Ned Yost vs Ken Macha: Did The Brewers Trully Find The Right Answer

Boris YovchevCorrespondent IJuly 31, 2009

I was discussing the Brewers with a friend of mine earlier this week, and he said something that made me reflect.

"When will you write about Ned Yost and how unfair and wrong the Brewers were in firing him last year?", my friend asked.

That immediately put a grin on my face and I reasoned it by stating that the change made a couple of weeks prior to the end of the season in 2008 worked out in the end.  As most fans likely recollect Dale Sveum took over the club late in the season to lead the Brewers to the postseason for the first time since the early 80's.

But then I stepped back for a moment and realized something that many people were, and maybe still are, quietly thinking, but not publicly stating.  Maybe Ned Yost was just the scapegoat that was needed in Milwaukee to wake up the players and make them perform up to par with the built expectations.

Seeking to find an answer to my internal questions I decided to make a parallel between Yost and Macha and the quality of the remaining coaching staff during the tenure of each skipper.  

It is likely too early to jump to conclusions about Macha as he has not completed his first season as a Brewers manager, but I am focusing more on managerial qualities and approach and less on record and results.  The latter can fairly be evaluated only after this season completes, or maybe even after next season, which is when Macha's ideas and style will have better blended with the group of players currently wearing a Brewers uniform.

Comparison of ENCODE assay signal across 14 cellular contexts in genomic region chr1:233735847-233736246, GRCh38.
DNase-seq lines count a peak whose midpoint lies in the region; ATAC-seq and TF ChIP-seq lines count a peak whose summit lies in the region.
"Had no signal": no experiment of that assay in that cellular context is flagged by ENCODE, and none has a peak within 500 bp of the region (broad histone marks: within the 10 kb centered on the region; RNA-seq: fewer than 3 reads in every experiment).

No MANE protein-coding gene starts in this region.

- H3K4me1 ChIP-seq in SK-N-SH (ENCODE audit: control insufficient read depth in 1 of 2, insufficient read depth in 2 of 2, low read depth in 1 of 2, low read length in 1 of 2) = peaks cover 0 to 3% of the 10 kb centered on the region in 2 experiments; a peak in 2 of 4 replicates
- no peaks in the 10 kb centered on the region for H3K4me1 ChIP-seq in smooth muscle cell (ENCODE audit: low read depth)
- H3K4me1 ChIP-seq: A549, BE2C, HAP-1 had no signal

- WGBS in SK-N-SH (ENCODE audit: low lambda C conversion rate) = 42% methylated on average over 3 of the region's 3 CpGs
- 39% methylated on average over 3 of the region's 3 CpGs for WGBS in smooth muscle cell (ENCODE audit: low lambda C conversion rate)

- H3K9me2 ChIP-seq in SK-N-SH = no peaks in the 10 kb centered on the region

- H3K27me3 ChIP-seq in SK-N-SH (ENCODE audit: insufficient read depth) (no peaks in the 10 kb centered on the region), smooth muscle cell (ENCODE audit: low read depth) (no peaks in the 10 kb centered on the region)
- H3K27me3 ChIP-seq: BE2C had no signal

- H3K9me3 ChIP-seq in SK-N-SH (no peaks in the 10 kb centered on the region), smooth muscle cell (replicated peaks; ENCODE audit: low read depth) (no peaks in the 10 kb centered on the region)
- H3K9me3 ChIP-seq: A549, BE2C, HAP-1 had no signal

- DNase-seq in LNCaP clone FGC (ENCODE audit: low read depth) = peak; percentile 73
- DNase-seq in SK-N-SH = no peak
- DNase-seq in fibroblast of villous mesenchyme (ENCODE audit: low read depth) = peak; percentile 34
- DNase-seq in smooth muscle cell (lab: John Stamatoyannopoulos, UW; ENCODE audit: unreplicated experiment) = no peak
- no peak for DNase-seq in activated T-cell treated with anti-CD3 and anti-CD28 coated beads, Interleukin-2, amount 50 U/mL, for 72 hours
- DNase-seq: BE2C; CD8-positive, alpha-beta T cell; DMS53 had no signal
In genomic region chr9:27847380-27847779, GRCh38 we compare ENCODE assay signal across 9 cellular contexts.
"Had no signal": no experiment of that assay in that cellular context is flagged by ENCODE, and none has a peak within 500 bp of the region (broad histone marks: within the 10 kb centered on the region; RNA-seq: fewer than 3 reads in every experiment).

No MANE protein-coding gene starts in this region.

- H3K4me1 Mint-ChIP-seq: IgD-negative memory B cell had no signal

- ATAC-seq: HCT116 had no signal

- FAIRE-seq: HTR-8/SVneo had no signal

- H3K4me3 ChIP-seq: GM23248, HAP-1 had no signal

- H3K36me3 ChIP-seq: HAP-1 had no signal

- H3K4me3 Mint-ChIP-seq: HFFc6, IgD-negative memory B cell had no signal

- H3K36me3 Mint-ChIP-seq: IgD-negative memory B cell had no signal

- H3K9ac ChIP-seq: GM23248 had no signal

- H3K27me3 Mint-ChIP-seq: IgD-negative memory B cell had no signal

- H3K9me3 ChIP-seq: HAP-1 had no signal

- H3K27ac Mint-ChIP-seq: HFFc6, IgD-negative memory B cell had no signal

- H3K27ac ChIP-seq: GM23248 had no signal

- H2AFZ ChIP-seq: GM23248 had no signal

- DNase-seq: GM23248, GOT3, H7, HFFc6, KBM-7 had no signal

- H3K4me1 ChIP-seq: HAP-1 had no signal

Yost was often perceived as a stubborn manager, who tenaciously would defend his players even at times when their performance was incredibly poor.  His decisions were often questioned, especially in bunting situations.  He and his staff appeared to have an apparent lack of vision for playing small ball when necessary.  But he was not a bad manager by any stretch of the imagination.  

Truth be told, Ned Yost was the one who built the cornerstones of the current Brewers team.

He was likely most instrumental in building the chemistry within the Brewers ranks, a chemistry that thrives to this day.  He created a close-knit group of players who stayed together through good and bad.  

Ken Macha, on the other hand, has a very open relationship with his players and is not afraid to call the game as he sees it.  There were previous reports suggesting that the athletes do not like the way he exposes them in the media or in front of the rest of the team.

With all the deficiencies and stubbornness he possessed, I don't believe Yost was ever the main problem.  In fact, my personal opinion holds that it was the surrounding circumstances at the time that failed him in the end.  

The Brewers were in a win now mode after the acquisition of CC Sabathia just before the 2008 All-Star break.  Any failure or step in the wrong direction was thereafter viewed as being unacceptable.  And logically, after the Brewers were swept by Philadelphia in a four game series in the late stages of last season Yost was released.  

In addition to the high expectations, I also credit Yost's release to some of the other members of the Brewers coaching staff at the time to include hitting coach Jim Skaalen and bench coach Ted Simmons.